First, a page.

Chefs, restaurateurs, and hoteliers have warned an upcoming 15% hike in visa fees could damage the UK's culinary reputation by making it more difficult to recruit from abroad.
From 4 October, the price of an overseas skilled worker visa issued for three years or less will rise from £625 to £719, while a shortage occupation skilled worker visa will cost up to £1,084, compared to the current fee of £943.
Nicolas Budzynski, chief executive officer at LPM Restaurant & Bar in London's Mayfair, said the price increase could make it more difficult to create the diverse workforce needed to help London to retain its reputation as a "modern culinary capital of the world with Paris, New York, Tokyo and Hong Kong".
"I am afraid this positioning may simply slowly vanish… that is such a shame our industry is not better understood, and no better solutions are provided to us," he added.
The announcement comes as the hospitality industry continues to face acute staff shortages, with the Office for National Statistics recording 124,000 job vacancies in the sector between May and July this year.
Sir Rocco Forte, chairman of Rocco Forte Hotels, described the upcoming rise in visa fees as "counterproductive".
"We should be doing what we can to encourage those people who are useful to our economy and want to work," he said.
Simon Wood, chef-owner of Wood Manchester, told The Caterer that he needed to hire from overseas due to the difficulty of recruiting in the UK. He said 80% of applicants for jobs at his restaurant failed to show up to interviews and typically demanded wages roughly 20% higher than pre-pandemic rates.
"I wouldn't say staffing has improved. At the minute it's very challenging, not just because of Brexit. It's just very difficult to find good staff since Covid. A lot of people left the industry," he said.
Wood said he had been in the process of hiring a chef from Peru but was forced to give up as the process was so "drawn-out" it was "almost impossible to make it happen".
"I think [a 15% rise in the cost of visas] is ridiculous, really. We're doing all the work. We fill everything out; all they've got to do is look at it. It's quite shocking."
The chef currently employs 23 staff, none of whom are on an overseas work visa. Wood used to work with a "very skilled" pastry chef on a six-month visa who had "integrated himself fantastically to the team" but ultimately had to return to Peru due to complications in maintaining his permit.
"Margins are so tight. It all comes out of the bottom line at the end, and when you're just struggling to break even and a lot of restaurants are at the minute, it's very difficult," Wood added.
Markus Thesleff, founder of London hospitality firm Thesleff Group, which operates Los Mochis, Viajante87 and Sale E Pepe, said: "Given the fact that there's a shortage of skilled chefs, especially in the industry, [the extra visa cost] is just going to add more fuel to the fire.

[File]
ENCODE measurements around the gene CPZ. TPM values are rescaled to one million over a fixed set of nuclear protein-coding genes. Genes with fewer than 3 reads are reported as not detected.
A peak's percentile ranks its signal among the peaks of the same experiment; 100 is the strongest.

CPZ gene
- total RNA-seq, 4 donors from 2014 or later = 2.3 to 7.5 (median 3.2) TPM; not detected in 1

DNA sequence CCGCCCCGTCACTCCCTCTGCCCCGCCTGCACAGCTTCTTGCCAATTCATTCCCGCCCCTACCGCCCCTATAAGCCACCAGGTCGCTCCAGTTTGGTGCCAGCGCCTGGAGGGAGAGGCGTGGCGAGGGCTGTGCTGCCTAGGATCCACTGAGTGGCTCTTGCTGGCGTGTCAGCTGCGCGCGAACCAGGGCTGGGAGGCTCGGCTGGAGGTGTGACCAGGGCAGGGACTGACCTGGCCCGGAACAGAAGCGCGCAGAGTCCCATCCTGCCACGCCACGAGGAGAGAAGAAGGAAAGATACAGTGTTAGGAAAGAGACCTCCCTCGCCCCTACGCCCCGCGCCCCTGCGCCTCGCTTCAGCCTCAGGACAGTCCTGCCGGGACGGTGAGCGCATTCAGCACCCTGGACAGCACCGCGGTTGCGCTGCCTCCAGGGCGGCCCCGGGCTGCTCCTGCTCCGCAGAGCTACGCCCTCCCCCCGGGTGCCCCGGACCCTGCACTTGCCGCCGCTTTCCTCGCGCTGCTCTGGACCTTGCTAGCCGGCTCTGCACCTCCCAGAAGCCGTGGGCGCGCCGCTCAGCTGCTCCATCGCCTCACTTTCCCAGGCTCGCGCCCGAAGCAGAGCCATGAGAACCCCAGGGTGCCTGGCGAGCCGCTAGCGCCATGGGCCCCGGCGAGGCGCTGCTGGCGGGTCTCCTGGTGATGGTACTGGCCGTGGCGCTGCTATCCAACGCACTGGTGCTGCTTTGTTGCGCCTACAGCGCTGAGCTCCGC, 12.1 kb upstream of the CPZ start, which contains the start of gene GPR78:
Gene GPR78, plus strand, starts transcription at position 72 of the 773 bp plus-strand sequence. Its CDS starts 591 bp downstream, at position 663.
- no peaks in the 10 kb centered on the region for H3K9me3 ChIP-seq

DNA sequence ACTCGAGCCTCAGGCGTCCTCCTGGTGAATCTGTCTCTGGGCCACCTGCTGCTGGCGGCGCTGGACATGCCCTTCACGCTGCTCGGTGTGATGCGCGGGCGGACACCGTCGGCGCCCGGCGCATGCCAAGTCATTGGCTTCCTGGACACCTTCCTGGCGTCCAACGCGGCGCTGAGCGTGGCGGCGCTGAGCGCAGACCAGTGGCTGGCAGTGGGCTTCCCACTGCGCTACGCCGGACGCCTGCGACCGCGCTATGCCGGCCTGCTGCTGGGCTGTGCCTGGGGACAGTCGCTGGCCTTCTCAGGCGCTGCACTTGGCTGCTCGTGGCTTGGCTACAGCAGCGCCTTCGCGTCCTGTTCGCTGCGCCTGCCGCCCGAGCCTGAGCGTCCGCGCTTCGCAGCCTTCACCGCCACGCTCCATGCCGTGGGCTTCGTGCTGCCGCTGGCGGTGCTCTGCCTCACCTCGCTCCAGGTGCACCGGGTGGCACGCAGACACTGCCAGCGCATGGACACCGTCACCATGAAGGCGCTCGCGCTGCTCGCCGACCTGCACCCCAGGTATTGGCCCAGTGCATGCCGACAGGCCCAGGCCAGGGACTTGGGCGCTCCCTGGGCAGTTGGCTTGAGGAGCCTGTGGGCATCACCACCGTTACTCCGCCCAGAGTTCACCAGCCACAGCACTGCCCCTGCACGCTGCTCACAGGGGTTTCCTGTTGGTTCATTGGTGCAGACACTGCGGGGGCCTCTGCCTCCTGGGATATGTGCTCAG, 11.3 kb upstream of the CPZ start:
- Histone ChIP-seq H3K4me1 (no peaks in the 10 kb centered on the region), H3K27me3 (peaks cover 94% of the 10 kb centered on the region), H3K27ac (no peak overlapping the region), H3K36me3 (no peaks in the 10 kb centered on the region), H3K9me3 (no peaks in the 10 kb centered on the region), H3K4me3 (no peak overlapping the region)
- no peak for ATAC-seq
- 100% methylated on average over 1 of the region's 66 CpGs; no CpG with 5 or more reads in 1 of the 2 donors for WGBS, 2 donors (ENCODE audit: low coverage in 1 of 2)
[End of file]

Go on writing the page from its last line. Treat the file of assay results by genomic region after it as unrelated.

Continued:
"It's very short-sighted because in real terms, it is not actually going to have any effect on curbing migration. The companies have no choice; they have to pay it, and if they have to pay, they have to pass on the costs."
Visa scheme still essential
Charlotte Kemp, managing director of hospitality recruitment, training and consultancy firm Sixty Eight People, told The Caterer the 15% visa price hike needed to be put in a broader context.
"The net increase, if you are applying for an under three-year visa, is about £94," she said.
"The costs of not having the right number of people in your business would far outweigh the costs of international recruitment.
"We've worked with clients previously who were spending between £6,000 and £8,000 a week on temporary agency staff, which not only comes at a big financial cost, but also the level of commitment that you get from a never-ending stream of different people in the business."
Kemp said the upfront costs of investing in a long-term overseas worker visa could save businesses struggling with a high turnover of UK staff more money in the long-term.
However, Kate Nicholls, chief executive of UKHospitality, said the government needed to make the process easier for operators to use.
"The legal migration route was already too expensive and burdensome for hospitality businesses, and we would urge the government to consider how to make the entire system more business-friendly, instead of simply making it more financially challenging," Nicholls said.
"At a time of high vacancies within hospitality, making it easier for businesses to recruit hard-to-fill roles, alongside helping the economically inactive into work, will help the sector reach its full potential, which in turn drives economic growth."
The Home Office has been approached for comment.
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